By ANDREW PAPARELLA, ERIC M. STRAUSS and ALEXA VALIENTE
Long-time Hubbard, Ohio, residents Rick and Cindy Krlich told ABC News’ “20/20″ that everyone in their town has turned against them.
Over the past seven years, they said, horns have been honked 5,000 times by people driving past their house.
“In the beginning, it was 100 times a day,” Rick Krlich said. Lately, the couple said, it has settled down to once or twice a day.
In a 2007 real estate deal, Rick Krlich got into a dispute with John Clemente over the house next door.
It’s a long complicated story, but essentially, Rick Krlich sued in an attempt to buy the house when it was in probate court, even though it had been in the Clemente family for several generations.
Rick Krlich succeeded only in annoying John Clemente, who at the time was the town fire chief. His lawsuit failed, and the Clementes moved into the house.
According to Rick Krlich, John Clemente and his family retaliated by organizing a vast conspiracy of horn honking that has continued throughout the years since.
The Krlich home now has surveillance cameras to record when and who honks their horns while driving past the house. From a fireman in a fire engine to a police officer from a nearby town, the Krlich’s have recorded many honkers throughout the years.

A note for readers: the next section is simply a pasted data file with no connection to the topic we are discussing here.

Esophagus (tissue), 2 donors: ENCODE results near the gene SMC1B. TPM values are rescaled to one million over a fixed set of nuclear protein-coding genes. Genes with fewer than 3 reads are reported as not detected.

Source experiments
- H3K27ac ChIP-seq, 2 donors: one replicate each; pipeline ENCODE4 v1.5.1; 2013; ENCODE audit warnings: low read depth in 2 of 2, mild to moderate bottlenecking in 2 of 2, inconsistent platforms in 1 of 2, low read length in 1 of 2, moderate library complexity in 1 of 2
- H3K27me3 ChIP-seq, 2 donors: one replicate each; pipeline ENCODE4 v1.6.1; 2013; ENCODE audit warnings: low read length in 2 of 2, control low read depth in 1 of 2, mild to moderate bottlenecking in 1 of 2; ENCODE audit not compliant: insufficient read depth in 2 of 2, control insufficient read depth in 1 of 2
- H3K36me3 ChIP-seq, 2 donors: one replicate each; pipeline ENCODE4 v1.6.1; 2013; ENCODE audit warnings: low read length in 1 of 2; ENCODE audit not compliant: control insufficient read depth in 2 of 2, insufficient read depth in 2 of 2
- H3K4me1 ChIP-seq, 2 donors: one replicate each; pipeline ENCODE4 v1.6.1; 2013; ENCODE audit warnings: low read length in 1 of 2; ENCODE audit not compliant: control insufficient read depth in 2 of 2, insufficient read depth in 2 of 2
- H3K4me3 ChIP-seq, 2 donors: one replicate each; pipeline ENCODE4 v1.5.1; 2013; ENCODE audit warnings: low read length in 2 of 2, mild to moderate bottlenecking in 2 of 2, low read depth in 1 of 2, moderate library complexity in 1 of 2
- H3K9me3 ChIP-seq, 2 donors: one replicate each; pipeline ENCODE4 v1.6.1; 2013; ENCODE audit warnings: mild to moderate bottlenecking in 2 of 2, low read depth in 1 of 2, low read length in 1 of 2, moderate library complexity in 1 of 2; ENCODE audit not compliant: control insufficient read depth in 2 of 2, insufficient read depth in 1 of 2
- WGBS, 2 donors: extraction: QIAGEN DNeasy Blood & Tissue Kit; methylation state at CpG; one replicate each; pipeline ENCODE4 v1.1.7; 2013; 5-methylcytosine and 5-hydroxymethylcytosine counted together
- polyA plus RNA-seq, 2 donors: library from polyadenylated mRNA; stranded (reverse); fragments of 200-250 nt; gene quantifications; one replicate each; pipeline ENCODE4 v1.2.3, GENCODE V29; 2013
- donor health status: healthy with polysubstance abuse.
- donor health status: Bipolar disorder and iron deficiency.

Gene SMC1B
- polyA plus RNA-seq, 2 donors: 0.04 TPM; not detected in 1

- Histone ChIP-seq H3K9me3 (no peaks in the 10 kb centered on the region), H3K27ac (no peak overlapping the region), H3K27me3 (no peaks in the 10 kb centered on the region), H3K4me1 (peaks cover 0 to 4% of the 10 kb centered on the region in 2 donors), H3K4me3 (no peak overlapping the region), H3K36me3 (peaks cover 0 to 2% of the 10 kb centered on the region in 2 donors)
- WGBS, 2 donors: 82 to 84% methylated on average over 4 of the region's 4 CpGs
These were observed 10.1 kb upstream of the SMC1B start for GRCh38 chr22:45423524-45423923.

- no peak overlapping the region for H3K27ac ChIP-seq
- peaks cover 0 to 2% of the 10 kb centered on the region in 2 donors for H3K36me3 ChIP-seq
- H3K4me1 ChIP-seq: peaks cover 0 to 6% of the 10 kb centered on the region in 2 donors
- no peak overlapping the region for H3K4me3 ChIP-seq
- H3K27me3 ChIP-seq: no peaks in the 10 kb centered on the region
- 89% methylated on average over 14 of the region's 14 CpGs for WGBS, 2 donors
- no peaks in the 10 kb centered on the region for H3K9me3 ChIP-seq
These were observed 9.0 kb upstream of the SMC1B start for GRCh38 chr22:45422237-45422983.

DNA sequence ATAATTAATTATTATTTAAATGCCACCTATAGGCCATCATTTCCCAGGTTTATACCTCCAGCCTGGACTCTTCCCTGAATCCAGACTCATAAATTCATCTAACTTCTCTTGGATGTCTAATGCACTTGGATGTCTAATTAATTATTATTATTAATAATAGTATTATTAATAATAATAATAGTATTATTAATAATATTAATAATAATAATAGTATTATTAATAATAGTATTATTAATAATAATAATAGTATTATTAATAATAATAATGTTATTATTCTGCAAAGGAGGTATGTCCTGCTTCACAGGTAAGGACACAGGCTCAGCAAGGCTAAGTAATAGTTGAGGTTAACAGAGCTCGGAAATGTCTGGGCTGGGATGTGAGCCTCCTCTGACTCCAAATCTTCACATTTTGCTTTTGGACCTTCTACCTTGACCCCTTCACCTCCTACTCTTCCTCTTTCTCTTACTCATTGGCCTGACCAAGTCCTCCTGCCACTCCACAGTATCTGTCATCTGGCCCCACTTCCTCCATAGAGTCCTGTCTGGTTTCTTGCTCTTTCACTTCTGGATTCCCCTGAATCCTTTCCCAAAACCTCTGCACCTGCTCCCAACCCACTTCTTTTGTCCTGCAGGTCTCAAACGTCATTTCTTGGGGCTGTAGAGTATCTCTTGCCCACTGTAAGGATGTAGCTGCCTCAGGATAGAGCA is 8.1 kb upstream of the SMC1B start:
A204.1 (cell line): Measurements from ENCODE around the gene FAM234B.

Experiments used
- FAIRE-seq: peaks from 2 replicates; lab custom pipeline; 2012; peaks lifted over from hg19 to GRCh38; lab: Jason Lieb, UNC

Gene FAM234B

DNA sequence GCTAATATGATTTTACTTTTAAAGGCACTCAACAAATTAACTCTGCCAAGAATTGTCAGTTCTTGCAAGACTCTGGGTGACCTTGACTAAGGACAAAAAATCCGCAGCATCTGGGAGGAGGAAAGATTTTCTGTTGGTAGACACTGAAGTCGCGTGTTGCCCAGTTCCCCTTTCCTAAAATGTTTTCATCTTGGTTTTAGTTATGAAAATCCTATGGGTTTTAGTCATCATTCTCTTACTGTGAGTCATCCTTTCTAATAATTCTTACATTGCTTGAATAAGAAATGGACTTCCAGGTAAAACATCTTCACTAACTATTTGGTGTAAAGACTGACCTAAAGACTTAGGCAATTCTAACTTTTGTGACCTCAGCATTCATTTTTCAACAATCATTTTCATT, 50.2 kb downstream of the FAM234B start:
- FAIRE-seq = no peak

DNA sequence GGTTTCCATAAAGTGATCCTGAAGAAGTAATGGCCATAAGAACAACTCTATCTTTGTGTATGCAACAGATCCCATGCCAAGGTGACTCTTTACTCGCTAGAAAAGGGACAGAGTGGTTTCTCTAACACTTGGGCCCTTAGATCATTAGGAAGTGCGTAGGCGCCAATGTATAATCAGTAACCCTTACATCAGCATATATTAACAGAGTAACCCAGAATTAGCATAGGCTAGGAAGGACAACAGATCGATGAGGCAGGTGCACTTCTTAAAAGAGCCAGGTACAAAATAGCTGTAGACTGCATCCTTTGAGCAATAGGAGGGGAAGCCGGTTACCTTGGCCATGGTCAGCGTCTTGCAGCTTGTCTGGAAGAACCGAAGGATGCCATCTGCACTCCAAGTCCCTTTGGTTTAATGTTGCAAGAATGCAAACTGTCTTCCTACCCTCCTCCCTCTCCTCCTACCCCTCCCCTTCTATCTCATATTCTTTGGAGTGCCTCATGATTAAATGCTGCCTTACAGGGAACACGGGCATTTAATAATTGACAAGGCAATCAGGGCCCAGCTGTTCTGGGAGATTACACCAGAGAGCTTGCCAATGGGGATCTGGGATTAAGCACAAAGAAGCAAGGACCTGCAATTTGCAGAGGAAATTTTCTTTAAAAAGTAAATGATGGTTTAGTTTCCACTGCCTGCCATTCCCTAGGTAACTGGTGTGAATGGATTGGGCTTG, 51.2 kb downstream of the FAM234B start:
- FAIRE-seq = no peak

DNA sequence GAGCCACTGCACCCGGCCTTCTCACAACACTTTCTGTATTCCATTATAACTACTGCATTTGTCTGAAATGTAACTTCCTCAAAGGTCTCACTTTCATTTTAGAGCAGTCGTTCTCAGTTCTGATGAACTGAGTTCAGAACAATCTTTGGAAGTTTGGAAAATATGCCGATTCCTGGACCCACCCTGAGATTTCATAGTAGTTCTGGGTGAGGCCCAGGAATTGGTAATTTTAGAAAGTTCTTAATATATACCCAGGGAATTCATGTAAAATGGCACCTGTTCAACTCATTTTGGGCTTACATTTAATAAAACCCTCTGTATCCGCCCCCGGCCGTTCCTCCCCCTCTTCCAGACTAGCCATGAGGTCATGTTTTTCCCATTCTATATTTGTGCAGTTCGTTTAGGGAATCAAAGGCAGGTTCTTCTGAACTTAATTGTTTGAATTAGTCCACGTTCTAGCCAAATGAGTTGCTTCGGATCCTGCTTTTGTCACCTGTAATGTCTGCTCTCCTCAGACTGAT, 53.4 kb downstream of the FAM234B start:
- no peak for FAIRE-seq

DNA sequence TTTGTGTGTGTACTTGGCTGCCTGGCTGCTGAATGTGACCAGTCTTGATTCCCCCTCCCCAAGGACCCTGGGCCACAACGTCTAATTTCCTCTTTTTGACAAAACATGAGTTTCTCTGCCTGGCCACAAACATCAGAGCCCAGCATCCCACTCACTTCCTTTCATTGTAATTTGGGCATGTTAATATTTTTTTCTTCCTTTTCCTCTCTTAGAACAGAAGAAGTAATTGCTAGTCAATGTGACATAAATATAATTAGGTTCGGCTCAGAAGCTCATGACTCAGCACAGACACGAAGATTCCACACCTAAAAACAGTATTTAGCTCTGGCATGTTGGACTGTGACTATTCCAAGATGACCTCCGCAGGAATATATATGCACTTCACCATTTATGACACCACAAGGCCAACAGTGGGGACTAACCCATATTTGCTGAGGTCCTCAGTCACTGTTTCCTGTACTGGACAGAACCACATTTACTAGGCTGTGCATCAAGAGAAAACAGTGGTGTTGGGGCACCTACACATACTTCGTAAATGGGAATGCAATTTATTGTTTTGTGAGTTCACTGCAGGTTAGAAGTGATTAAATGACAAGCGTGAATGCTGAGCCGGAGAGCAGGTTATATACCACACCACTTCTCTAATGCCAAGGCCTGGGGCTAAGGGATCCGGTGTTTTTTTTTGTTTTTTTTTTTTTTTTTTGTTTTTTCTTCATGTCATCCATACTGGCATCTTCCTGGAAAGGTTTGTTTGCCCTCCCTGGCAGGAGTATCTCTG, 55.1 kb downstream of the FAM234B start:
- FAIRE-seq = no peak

Rick is now suing no fewer than 40 alleged horn blowers, including the Clementes.
John and Marlene Clemente deny they instigated the honking.
According to John Clemente, his son’s girlfriend and some of her friends would blow the horn, but he said that was just their way of saying goodbye.
And while a fire truck and other Hubbard residents have been caught on video honking the horn outside of the Krlich house, John Clemente said that Rick Krlich brought it on himself.
“Why wouldn’t you be against him … and what he is doing to everybody?” John Clemente told “20/20.” “Do you realize he has got 700 cases going to court?”
“If you beep your horn one time, he’ll take you to court,” Marlene Clemente told “20/20.” “Just a regular beep or just to beep at the neighbors across the street, he’ll take you to court.”
In an attempt to bring together a town blown apart by a destructive horn-honking habit, “20/20″ invited the Clementes, the Krlich’s and the town of Hubbard to a Peace and Reconciliation Barbecue.